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Training and Safety Tip: Hard lesson

It was a typical April morning. Scattered cumulus clouds lingered at low levels, with hazy visibility. I was about to make a short flight to deliver an aircraft 16 miles to the northwest. Since I was instrument rated, I was not concerned about conditions. Besides, METARs at both airports indicated visual flight rules (VFR) skies. No need to check radar. A short hop, sunny skies, low cumulus clouds, and VFR conditions. What could possibly go wrong?

Photo by Chris Rose.

Before takeoff, I did my usual checks. But in my haste, I neglected to set the gyro heading indicator to the magnetic compass. I advanced the power and launched skyward.

Having flown this route many times, I navigated solely by landmarks and paid more attention to remaining below the Class B airspace shelf than to the snow flurries that began to appear all around me.

A tell-tale accumulation made its presence known on the leading edge of the left main tire. Visibility began to deteriorate but I could still see slant range, identifying features and structures on the ground. I assumed the visibility had to improve. After all, 7 miles away, I could hear aircraft in the pattern at my destination airport doing touch and goes. It couldn’t get any worse, could it?

Almost immediately, my visual options disappeared when I lost sight of the ground in a full-blown, local snow squall. I looked at my compass and heading indicator, noticed they didn't agree, and instantly reset the heading indicator to the compass—probably one of two correct things I did that morning.

I then immediately executed a 180-degree standard-rate left turn. I knew there was an 800-foot communications tower just to the southeast of my course. I recalled the 1968 incident where a North Central Airlines Convair 580 clipped the guy wires of a TV tower near Sioux Falls, South Dakota. (Thankfully the aircraft landed safely, minus a propeller.) I was determined not to repeat that incident. A few seconds later, I was back in blue skies and heading (as intended) back to where I had taken off. I was thankful for the good outcome. The sun never looked brighter the rest of the day.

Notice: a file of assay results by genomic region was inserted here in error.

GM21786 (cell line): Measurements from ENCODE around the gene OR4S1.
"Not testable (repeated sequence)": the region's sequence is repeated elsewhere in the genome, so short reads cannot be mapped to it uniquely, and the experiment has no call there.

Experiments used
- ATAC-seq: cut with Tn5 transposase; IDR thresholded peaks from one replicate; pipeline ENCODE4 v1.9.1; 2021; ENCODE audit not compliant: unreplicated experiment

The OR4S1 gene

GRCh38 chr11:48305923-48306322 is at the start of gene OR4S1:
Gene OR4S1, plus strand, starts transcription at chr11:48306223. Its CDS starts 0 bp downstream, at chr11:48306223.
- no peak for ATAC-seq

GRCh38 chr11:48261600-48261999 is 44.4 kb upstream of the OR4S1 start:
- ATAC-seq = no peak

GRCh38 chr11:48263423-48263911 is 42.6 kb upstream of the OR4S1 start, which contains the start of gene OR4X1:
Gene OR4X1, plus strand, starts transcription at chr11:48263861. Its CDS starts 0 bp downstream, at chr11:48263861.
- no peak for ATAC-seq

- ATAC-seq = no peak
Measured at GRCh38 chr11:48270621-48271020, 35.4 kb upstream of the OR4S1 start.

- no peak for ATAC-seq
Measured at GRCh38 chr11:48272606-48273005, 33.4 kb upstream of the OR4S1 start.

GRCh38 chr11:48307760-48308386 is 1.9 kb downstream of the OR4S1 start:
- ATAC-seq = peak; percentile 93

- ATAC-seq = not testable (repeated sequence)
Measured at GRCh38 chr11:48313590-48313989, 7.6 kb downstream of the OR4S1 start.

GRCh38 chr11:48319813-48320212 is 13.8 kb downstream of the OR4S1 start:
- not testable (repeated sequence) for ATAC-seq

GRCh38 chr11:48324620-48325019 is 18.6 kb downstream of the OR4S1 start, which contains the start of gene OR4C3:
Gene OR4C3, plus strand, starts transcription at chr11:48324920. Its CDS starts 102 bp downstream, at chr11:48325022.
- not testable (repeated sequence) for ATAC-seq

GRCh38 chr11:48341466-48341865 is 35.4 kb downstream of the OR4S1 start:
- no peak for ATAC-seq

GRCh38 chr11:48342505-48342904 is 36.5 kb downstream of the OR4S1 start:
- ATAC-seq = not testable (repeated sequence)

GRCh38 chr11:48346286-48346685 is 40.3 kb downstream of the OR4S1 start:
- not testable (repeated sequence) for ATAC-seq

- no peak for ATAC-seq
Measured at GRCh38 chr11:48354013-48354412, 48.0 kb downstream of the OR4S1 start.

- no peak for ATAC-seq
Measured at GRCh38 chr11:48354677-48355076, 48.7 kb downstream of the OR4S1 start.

Every flight offers a lesson—some nudging and benign, others harsh like mine. A good pilot's task is to tune in and learn. In constructing the chain that almost led to an accident, complacency was a major cause but experience offered an escape. That was my last “casual” flight.

Allen Alwin

Allen Alwin is a certificated flight instructor-instruments with more than 2,300 hours of dual instruction given, and an FAA Wright Brothers Master Pilot Award recipient.
Topics: Weather, Situational Awareness, IFR
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